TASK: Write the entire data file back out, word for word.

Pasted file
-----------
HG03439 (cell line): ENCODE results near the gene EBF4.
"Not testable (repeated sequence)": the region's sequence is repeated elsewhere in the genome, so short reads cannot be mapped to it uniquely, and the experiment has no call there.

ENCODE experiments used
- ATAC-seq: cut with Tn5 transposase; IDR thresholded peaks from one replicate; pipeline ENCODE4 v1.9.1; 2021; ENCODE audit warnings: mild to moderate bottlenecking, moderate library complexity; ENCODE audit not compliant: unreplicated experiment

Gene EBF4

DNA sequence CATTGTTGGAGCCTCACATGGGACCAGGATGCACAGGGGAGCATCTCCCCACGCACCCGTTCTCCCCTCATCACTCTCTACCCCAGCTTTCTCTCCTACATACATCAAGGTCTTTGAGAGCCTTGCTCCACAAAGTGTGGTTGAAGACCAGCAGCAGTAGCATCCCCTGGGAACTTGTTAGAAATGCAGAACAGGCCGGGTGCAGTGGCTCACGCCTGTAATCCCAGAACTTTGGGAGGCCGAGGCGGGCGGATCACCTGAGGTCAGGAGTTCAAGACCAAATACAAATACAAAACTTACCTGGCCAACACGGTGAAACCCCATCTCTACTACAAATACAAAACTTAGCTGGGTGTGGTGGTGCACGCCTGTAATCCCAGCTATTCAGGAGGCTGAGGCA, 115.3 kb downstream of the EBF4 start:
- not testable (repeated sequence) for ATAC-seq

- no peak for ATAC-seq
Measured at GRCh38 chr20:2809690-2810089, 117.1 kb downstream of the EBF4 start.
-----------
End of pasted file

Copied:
HG03439 (cell line): ENCODE results near the gene EBF4.
"Not testable (repeated sequence)": the region's sequence is repeated elsewhere in the genome, so short reads cannot be mapped to it uniquely, and the experiment has no call there.

ENCODE experiments used
- ATAC-seq: cut with Tn5 transposase; IDR thresholded peaks from one replicate; pipeline ENCODE4 v1.9.1; 2021; ENCODE audit warnings: mild to moderate bottlenecking, moderate library complexity; ENCODE audit not compliant: unreplicated experiment

Gene EBF4

DNA sequence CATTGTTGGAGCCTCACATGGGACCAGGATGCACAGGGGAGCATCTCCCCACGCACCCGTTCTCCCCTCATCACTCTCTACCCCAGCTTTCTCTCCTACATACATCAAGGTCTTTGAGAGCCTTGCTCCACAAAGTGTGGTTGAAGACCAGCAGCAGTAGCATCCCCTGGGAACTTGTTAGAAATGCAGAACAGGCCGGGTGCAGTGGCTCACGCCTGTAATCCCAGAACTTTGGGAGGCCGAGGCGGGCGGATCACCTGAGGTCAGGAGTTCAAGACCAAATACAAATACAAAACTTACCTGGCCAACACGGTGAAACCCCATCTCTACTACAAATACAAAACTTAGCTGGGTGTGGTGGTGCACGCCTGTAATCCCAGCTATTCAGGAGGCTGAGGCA, 115.3 kb downstream of the EBF4 start:
- not testable (repeated sequence) for ATAC-seq

- no peak for ATAC-seq
Measured at GRCh38 chr20:2809690-2810089, 117.1 kb downstream of the EBF4 start.